“First, these are larger for greater sensitivity to lower frequencies,” Elbing said. “Second, we need to get rid of wind noise. … We seal the microphone inside a container with four openings. A soaker hose — just like the ones used in gardens — is attached to each of these openings and stretched out in opposite directions.”

Of course, this would work best in areas which are prone to tornado formation, improving the alarm systems. A significant problem in such tornado-prone areas is that most tornado alarms are false — and as a result, are often ignored. With the infrasound technology, authorities could issue accurate alarm warnings and save lives. To make things even better, it can be used in tandem with existing technologies.

“Since infrasound is an independent data source, combining it with existing methods should help reduce false alarms,” said Elbing. “Today, 75% of tornado warnings are false alarms and tend to be ignored.”

Researchers already have their eyes on a particular test zone: Dixie Alley — the areas of the southern United States that are particularly vulnerable to strong or violent tornadoes. From there on, the technology could be deployed in much greater areas such as the infamous Tornado Alley.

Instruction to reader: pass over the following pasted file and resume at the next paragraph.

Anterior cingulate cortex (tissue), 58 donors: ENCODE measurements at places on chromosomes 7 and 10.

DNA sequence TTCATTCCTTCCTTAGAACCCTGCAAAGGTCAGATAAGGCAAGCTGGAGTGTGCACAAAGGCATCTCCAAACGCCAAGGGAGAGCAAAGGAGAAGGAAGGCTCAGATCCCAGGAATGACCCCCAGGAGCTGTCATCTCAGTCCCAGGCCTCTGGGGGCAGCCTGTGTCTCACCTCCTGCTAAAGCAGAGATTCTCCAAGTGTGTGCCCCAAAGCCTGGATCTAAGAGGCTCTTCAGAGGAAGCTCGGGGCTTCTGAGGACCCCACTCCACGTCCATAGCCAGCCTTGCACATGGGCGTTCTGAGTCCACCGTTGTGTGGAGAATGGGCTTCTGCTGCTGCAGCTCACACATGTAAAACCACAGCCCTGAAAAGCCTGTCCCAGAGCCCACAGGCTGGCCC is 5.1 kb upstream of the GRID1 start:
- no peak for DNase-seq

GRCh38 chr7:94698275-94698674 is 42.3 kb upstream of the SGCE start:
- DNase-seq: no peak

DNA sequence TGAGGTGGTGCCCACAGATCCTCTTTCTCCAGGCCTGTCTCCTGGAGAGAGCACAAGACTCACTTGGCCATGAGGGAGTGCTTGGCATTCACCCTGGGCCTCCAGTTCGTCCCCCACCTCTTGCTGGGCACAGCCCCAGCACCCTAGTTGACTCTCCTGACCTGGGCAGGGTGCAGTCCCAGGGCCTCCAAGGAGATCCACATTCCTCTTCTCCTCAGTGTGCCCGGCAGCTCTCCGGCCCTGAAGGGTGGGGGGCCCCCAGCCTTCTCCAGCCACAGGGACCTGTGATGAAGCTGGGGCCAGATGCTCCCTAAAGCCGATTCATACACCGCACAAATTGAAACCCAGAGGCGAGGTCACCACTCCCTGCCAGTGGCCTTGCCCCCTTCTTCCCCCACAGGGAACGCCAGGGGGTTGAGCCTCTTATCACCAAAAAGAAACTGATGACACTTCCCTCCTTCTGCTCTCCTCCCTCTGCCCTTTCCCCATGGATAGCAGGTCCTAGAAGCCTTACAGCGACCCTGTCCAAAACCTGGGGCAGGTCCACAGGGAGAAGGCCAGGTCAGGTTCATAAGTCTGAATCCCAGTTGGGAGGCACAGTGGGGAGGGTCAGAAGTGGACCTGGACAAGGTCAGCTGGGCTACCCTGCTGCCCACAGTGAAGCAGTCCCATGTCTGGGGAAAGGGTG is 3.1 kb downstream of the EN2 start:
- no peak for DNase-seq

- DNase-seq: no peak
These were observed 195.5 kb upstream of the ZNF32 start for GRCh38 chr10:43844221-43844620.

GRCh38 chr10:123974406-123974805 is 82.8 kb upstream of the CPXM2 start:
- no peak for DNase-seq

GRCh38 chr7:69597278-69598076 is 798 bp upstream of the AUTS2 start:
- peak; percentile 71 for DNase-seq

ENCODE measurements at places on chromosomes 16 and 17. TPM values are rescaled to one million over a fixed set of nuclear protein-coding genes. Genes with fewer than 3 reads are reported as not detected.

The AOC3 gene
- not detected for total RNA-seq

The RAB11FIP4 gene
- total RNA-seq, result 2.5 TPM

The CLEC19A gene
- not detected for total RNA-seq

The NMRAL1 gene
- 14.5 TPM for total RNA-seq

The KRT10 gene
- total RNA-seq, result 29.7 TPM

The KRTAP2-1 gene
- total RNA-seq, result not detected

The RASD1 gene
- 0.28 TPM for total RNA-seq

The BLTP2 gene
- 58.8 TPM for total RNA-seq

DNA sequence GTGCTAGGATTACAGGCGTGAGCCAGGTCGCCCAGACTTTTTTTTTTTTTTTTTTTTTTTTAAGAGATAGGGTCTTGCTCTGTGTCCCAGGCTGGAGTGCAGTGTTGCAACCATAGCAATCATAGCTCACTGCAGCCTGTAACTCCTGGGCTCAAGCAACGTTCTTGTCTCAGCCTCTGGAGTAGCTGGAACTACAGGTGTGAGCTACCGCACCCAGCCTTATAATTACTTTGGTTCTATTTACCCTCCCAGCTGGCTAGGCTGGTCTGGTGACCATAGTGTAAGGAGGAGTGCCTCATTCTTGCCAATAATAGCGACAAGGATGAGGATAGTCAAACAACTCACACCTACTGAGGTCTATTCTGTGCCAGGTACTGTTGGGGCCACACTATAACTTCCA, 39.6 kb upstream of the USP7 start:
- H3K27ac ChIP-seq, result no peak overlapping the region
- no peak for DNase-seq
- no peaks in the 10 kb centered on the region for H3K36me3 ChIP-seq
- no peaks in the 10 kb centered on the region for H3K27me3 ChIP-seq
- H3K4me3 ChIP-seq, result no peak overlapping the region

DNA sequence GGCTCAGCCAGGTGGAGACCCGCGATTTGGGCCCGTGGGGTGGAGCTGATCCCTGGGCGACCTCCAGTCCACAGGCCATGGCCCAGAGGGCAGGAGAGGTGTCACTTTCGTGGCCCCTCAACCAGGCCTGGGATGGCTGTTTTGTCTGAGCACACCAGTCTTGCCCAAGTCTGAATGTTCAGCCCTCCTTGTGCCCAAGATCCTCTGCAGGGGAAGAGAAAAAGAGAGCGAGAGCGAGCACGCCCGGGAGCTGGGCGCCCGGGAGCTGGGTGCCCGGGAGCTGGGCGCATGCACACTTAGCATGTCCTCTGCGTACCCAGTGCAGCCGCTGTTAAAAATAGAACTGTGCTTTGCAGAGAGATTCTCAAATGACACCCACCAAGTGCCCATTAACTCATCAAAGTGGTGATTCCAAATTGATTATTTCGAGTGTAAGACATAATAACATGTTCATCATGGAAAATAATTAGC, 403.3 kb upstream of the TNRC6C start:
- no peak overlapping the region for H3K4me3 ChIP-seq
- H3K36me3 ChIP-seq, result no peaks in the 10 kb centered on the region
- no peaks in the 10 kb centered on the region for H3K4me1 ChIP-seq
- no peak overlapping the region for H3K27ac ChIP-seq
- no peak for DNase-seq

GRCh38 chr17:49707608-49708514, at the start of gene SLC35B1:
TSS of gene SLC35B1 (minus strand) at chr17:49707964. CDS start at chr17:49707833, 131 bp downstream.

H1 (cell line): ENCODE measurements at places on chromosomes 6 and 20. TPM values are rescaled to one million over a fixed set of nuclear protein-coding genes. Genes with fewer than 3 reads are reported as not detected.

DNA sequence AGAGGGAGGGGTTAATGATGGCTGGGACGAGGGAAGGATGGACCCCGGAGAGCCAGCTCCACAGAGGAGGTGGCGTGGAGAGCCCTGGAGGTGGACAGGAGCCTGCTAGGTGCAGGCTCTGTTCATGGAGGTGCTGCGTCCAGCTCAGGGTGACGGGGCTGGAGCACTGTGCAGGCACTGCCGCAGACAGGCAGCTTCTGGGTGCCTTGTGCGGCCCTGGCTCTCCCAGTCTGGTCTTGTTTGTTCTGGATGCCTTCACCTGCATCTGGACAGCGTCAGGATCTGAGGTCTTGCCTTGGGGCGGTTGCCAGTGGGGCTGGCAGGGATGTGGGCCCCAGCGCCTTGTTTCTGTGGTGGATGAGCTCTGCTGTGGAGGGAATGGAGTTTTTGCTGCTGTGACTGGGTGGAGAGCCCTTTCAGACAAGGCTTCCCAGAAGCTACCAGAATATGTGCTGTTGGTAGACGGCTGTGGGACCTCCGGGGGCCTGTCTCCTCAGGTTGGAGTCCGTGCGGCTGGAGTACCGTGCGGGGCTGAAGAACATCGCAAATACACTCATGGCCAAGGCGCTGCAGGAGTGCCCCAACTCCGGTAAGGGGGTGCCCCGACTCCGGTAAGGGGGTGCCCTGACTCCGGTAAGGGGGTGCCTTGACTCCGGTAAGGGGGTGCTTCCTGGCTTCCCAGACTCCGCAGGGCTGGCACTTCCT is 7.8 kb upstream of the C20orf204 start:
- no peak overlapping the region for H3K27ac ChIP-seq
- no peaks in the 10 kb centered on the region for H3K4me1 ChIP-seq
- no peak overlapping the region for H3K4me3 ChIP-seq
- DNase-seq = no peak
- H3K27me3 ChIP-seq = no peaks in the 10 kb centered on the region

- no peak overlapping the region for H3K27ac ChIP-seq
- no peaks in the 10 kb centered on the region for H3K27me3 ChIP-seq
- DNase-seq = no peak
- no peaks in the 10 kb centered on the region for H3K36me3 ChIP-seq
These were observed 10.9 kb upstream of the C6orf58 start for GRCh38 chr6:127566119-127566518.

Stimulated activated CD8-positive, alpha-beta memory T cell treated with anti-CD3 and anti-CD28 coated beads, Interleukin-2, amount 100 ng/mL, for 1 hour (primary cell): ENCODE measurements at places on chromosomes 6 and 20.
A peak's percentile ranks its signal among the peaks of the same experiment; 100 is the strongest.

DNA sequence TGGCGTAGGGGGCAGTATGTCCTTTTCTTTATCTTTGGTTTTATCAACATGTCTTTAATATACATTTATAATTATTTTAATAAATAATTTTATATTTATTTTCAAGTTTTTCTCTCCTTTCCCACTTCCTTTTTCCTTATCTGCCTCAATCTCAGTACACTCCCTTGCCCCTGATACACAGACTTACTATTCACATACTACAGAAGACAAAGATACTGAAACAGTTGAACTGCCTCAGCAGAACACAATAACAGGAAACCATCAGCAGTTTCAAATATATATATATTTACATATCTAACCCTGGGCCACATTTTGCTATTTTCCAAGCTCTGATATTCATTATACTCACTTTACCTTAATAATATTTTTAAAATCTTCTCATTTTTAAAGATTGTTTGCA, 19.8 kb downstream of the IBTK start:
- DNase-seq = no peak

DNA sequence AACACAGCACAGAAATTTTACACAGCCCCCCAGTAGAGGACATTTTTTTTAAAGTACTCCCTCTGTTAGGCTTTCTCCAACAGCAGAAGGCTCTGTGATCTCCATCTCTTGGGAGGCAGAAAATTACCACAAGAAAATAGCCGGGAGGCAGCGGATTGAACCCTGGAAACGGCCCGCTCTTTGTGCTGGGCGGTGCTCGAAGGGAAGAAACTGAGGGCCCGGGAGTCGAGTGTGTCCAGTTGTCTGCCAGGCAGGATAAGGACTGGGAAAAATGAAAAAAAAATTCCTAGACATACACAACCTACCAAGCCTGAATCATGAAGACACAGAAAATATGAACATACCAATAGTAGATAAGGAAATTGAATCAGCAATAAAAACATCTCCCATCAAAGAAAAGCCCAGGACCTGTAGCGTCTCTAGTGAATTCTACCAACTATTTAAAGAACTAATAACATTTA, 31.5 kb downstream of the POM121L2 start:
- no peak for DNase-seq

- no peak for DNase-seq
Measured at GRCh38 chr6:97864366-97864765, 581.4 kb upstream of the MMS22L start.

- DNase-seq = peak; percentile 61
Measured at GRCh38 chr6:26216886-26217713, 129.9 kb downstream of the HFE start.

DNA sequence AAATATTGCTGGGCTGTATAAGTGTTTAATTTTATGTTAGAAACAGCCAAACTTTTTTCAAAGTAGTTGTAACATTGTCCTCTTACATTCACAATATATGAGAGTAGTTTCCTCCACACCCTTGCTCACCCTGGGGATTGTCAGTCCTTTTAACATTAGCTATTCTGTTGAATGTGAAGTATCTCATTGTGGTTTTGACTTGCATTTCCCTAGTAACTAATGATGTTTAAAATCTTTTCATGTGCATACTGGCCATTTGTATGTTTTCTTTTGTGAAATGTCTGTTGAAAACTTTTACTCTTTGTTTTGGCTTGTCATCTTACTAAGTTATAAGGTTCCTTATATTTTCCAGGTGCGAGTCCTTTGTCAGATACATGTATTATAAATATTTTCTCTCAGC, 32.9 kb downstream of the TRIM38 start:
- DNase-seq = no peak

“This is especially true for Dixie Alley, which isn’t known for the largest tornadoes but frequently has the most fatalities,” Elbing said. “Complex terrain, irregular road patterns, and nighttime tornadoes prevent storm chasers from observing these tornadoes, so long-range, passive monitoring for tornadoes will provide invaluable information about their formation processes and life cycle.”

Results have not yet been peer-reviewed.

Wind Turbines are quieter than a heartbeat, study finds

Among the criticism that wind energy gets, one main idea some people complain about is that wind turbines are noisy; some people have even went as far as to claim that even though most of the created noise is way below the range of human hearing (infrasounds), it can cause health problems, including heart issues and vertigo. Now, a study conducted by acoustical experts from Australia has shown that this idea is nothing more than pseudo science mumbo jumbo.

Picture Source.

Picture Source.